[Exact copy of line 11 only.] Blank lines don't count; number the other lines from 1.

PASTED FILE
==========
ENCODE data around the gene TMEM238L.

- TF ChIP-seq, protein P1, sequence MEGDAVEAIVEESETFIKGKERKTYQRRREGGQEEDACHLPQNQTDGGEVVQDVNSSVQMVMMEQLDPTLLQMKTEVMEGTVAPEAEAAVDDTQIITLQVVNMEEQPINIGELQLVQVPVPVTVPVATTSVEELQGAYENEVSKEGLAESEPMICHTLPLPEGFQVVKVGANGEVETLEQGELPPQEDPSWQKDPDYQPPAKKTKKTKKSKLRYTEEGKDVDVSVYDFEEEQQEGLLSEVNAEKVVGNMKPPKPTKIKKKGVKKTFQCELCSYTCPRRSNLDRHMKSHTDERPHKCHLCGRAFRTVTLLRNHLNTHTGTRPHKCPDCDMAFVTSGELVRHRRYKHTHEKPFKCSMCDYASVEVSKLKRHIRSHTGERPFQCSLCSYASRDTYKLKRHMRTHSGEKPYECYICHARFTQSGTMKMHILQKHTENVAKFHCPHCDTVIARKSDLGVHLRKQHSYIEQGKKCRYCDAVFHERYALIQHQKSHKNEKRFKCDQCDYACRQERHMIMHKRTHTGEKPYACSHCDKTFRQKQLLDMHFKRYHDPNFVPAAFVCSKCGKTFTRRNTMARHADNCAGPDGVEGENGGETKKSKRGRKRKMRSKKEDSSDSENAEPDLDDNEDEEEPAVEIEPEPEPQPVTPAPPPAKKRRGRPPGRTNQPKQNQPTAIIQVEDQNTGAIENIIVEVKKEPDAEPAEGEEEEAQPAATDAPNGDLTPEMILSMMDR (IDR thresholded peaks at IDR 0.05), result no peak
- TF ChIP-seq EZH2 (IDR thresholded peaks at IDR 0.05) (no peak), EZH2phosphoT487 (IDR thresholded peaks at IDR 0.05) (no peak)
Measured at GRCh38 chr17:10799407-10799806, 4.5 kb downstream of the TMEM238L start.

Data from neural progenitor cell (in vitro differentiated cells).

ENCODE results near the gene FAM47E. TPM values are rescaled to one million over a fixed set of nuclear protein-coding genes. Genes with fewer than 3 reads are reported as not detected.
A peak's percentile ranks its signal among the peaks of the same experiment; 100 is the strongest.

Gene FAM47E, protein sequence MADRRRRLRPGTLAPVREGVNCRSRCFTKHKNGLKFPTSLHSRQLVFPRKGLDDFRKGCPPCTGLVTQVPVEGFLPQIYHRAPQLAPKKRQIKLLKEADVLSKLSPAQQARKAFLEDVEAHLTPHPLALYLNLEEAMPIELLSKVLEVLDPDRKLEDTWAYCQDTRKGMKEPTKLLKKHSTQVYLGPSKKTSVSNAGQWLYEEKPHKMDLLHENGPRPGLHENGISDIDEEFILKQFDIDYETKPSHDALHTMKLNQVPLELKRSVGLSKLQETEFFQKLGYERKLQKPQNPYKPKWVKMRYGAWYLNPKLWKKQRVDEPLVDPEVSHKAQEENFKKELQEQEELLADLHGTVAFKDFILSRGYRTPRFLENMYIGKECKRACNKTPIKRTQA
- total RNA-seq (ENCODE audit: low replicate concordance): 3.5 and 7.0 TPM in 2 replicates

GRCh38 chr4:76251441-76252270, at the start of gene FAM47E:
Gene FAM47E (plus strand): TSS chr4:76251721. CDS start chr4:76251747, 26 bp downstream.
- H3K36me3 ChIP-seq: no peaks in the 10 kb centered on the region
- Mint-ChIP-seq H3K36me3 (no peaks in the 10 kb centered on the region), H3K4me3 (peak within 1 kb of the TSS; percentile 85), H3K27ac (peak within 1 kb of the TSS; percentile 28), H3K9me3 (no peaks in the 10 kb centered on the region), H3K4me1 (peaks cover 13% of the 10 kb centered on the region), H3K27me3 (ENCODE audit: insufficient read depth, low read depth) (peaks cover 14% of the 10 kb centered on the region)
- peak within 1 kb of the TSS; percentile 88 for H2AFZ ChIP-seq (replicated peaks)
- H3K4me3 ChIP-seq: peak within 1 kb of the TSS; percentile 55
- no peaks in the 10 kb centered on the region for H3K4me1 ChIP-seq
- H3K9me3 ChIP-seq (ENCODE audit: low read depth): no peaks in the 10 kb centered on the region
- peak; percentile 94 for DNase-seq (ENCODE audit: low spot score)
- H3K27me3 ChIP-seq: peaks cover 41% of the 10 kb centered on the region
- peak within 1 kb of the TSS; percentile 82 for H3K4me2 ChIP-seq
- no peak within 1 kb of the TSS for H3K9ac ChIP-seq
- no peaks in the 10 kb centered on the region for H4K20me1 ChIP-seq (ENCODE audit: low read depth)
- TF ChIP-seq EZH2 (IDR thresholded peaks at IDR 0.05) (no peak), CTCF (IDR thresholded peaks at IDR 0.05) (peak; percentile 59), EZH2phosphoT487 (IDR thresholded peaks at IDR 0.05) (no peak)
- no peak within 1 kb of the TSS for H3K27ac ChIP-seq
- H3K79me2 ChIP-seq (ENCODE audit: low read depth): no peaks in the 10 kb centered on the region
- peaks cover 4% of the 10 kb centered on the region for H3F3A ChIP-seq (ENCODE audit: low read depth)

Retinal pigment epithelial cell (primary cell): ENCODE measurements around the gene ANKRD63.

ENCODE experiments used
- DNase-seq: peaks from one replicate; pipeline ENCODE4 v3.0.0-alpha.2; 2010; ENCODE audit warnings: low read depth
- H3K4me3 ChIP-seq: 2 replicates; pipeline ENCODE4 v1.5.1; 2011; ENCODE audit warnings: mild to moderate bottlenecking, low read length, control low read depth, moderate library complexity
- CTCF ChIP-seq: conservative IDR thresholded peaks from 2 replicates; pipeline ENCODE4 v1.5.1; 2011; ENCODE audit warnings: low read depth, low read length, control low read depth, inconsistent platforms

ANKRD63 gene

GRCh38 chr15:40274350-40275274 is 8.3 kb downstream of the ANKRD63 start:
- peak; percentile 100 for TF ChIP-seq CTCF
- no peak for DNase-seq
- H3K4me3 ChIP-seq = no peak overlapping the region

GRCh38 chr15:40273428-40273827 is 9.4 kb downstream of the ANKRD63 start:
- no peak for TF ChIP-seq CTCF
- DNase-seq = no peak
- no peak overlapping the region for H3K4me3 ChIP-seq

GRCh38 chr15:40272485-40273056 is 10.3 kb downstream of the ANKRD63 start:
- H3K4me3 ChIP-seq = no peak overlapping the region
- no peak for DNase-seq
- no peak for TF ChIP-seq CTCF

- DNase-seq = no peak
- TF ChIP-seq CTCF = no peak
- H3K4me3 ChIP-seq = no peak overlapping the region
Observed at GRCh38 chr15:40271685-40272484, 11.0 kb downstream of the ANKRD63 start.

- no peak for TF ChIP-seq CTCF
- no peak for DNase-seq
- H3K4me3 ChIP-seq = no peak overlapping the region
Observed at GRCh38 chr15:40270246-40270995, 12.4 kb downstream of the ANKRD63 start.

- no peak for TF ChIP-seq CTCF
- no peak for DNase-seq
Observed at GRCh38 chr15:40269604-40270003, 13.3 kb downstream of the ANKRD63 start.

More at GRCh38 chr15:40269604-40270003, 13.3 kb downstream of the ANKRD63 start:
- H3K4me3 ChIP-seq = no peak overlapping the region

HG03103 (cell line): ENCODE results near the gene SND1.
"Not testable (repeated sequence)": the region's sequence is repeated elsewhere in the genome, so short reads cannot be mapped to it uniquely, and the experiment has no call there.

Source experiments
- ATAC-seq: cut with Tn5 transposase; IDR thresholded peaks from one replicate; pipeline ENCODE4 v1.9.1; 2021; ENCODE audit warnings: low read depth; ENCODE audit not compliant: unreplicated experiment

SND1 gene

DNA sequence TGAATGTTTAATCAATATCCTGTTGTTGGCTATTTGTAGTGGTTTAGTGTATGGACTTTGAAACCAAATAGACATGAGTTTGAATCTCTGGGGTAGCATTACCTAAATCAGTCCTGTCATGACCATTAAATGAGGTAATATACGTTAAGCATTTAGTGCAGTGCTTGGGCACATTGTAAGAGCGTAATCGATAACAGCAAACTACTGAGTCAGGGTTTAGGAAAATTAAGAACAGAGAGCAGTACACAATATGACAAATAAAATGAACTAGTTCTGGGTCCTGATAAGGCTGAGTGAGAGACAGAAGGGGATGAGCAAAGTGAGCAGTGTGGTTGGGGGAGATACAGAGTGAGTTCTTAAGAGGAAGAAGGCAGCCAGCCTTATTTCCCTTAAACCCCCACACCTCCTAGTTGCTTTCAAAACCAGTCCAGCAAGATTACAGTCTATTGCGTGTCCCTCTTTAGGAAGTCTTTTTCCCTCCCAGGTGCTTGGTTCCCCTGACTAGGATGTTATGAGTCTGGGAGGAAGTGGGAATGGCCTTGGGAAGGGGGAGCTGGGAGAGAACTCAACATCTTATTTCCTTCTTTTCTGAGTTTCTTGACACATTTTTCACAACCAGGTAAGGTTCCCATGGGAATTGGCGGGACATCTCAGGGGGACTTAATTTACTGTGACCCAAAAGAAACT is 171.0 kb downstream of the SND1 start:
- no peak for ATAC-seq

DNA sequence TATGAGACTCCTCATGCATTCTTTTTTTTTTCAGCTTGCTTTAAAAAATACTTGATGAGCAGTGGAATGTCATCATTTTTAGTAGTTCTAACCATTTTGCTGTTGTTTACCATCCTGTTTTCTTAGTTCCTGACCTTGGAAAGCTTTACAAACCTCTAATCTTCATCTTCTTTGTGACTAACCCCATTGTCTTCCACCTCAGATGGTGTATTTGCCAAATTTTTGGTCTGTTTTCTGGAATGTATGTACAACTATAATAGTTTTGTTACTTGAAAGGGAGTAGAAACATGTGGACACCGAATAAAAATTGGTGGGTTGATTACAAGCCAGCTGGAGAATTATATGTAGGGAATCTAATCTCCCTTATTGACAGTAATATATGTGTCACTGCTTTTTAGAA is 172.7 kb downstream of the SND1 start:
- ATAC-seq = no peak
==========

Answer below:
Gene FAM47E (plus strand): TSS chr4:76251721. CDS start chr4:76251747, 26 bp downstream.